Baulier is coordinator of the ACAN Natural Materials Group

Additionally, it is often manufactured to “remove any so-called imperfection”, driving up costs.

“If you use everything and embrace the so-called imperfection, then it becomes a very cost-effective material,” she explained.

“It’s just lost its purpose, it’s not decorative,” she explained. “It’s a really diverse material and really strong, so it should be used for what it is.”

“Also, it’s much more sustainable to use all the stone available rather than selecting and discarding.”

To help raise awareness of the value of stone beyond ornament, Baulier and ACAN’s Natural Materials Group coordinated a video with experts on the material. This forms part of a wider video series led by ACAN where experts share insights into natural materials.

Simultaneously, the team is developing a booklet with “typical architectural details” for more specific natural materials, such as stone, intending to give “confidence to architects, builders and homeowners to use them”.

“As we see more and more stone and natural materials out there, I think people get a bit more interested and excited and have more confidence. So it’s all about awareness,” Baulier said.

“[Stone] suits all scales,” she continued. “Everywhere in the world, people have been building small stone sheds and giant stone houses, I think it’s a very versatile material.”

“Instead of having a steel beam, why don’t we have a stone beam? It’s an incredible feature.”

Using stone in hybrid structures “even more sustainable”

A form of stone construction Baulier is advocating for is stone “bricks”. She believes these can be used in place of regular clay bricks, which require a more energy-intensive manufacturing process.

“Some quarries have started developing a brick that is literally a stone brick the size of a clay brick, so it’s a really easy shift for people to actually move from away from a clay, which requires a lot of processing and fire and is energy-intensive,” she explained.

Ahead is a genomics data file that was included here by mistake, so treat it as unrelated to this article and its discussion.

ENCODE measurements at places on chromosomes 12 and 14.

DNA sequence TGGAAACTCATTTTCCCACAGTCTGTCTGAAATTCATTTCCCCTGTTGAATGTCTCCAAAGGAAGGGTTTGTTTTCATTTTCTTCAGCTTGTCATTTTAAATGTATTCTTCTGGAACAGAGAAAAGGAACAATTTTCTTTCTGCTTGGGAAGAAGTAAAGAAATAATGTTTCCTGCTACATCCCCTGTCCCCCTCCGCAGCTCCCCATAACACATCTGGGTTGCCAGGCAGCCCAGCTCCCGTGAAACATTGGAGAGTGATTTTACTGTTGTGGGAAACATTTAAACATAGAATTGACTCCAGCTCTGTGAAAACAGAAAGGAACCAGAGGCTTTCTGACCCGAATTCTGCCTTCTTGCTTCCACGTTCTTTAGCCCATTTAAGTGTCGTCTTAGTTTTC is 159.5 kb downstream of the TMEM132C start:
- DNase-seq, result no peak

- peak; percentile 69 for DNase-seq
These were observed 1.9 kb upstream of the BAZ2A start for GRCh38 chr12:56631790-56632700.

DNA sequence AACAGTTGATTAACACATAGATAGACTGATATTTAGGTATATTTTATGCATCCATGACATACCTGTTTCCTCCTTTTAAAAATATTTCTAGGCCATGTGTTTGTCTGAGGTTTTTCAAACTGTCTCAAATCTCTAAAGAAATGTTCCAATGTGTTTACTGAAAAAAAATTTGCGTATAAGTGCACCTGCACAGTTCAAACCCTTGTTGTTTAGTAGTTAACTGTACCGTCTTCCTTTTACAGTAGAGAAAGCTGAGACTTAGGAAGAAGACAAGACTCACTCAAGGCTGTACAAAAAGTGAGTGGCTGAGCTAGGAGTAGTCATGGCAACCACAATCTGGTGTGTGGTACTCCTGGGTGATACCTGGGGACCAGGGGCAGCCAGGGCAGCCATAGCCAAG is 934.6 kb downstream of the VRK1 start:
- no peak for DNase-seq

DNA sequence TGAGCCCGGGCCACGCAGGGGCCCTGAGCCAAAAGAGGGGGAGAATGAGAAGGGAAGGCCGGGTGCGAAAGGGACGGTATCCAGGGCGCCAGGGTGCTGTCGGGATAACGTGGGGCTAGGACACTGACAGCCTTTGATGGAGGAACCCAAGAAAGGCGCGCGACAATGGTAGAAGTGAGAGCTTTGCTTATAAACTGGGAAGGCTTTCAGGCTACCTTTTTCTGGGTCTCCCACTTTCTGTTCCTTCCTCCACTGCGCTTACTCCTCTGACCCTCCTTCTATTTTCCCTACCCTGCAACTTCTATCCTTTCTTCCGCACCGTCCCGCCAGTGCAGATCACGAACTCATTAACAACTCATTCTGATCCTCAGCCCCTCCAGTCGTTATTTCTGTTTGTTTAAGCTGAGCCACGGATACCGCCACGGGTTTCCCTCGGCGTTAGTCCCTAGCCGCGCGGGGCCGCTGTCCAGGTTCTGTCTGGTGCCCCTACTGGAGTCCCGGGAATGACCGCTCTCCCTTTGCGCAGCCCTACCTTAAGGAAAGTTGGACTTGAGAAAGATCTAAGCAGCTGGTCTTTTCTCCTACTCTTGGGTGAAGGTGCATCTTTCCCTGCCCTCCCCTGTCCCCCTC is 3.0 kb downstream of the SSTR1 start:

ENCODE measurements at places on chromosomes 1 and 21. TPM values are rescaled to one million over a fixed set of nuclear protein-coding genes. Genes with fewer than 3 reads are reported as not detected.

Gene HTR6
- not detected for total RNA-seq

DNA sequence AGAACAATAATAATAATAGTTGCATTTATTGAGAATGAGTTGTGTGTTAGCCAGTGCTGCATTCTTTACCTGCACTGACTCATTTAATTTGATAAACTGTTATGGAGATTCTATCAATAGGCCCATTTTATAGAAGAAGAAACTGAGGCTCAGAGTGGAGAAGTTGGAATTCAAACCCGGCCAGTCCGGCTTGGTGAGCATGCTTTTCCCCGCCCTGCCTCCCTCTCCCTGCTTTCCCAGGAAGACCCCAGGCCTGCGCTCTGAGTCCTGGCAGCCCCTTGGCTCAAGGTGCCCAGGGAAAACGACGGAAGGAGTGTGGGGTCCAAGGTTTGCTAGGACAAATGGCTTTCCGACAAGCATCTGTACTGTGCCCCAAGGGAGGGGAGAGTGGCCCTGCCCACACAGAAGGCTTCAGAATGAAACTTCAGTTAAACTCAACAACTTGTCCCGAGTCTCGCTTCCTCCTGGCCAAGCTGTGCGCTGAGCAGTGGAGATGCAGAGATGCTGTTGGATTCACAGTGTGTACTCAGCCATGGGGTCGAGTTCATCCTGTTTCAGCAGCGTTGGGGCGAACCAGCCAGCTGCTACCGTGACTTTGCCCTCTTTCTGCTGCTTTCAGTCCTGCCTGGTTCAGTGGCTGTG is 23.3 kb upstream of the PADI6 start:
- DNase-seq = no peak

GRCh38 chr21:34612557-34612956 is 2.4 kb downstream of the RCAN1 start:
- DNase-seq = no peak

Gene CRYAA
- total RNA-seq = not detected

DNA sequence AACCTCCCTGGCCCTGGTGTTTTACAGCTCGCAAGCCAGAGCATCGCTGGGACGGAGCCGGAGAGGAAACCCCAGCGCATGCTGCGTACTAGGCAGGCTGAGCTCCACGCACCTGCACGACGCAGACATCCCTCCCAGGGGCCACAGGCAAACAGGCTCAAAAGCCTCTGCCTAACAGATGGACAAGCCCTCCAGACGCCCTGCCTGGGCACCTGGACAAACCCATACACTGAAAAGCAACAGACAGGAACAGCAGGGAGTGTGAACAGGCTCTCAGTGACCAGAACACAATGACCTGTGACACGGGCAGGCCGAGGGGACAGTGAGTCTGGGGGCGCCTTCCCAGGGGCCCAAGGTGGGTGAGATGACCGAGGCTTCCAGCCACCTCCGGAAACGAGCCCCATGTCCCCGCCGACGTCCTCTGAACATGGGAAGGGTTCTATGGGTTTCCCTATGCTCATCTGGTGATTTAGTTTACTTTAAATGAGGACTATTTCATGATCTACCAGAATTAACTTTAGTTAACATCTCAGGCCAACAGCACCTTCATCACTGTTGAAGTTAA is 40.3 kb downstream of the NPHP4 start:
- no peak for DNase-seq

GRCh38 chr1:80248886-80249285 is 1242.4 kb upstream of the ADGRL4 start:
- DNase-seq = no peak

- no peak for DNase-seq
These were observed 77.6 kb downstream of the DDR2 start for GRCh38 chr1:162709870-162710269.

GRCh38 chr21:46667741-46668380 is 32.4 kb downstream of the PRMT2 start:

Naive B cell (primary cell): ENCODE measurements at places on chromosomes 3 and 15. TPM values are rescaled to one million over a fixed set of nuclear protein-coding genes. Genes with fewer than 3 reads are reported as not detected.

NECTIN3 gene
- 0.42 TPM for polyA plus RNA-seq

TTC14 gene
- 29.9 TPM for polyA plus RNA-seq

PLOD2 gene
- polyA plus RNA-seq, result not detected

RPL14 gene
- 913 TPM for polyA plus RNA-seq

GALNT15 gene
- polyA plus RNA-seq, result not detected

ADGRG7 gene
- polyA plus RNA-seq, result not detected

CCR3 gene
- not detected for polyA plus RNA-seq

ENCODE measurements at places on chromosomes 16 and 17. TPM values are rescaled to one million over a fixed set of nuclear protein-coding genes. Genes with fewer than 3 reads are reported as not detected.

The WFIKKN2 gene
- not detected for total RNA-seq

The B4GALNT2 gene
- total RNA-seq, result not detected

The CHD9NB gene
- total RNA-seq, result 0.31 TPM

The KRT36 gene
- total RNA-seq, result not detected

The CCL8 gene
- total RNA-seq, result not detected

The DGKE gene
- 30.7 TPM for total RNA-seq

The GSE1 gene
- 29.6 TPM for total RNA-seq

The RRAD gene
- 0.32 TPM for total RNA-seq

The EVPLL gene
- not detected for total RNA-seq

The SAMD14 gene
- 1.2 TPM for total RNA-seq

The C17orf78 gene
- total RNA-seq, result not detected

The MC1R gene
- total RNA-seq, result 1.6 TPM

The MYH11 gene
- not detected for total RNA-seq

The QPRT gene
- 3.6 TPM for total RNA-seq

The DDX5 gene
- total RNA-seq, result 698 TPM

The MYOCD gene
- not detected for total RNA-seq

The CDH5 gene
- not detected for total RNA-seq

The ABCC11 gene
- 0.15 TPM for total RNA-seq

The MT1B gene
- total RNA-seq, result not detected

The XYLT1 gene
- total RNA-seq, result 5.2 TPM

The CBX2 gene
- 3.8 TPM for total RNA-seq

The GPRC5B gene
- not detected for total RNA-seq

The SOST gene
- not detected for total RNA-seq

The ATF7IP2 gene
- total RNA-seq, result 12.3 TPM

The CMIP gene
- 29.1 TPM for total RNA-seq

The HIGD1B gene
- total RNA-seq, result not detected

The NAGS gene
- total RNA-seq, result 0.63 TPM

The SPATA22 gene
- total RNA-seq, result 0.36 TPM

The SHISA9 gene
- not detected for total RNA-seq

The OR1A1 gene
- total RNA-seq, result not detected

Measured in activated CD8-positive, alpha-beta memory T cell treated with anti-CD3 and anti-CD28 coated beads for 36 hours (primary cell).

“Obviously, you still have the mortar issue, which is most of the time cement because it dries faster, but if everyone were to move from clay brick to stone brick, that would be a really good way to start cutting the carbon emissions in the built environment.”

Yet, for her, the most exciting and resourceful way to reintroduce stone into the toolkits of contemporary architects and builders is in tandem with timber as a hybrid structure.

“We need to build in this in the world but we have to make sure we don’t use too much material,” Baulier explained.

“Just because you can do a solid wall in stone doesn’t mean you should be doing it,” added Baulier. “A better combination is to start actually having hybrid structures with timber and stone.”

Lamure-Sur-Azergues covered market by Elisabeth Polzella
Baulier champions hybrid stone and timber structures similar to this market by Elisabeth Polzella. Photo by Georges Fessy

For example, she said a lightweight timber structure could be married with stone foundations and slabs. According to Baulier, this is among the most sustainable ways to use stone and is a reflection of what she believes is the right approach to sustainable construction in general – using a mix of materials in moderation, harnessing them for their unique benefits.

“We can develop a new language, a new vernacular,” Baulier reflected. “If we do a bit of hybrid, then we can become even more sustainable and have more resilient structures because we use the properties of both [timber and stone],” Baulier explained.

“I think there’s a new language invented there. And I think that’s really exciting.”

The portrait of Baulier is by Jim Stephenson.


Stone Age 2.0 illustration
Illustration by Risa Sano

Stone Age 2.0

This article is part of Dezeen’s Stone Age 2.0 series, which explores the potential of stone to be a viable, low-carbon, modern structural material.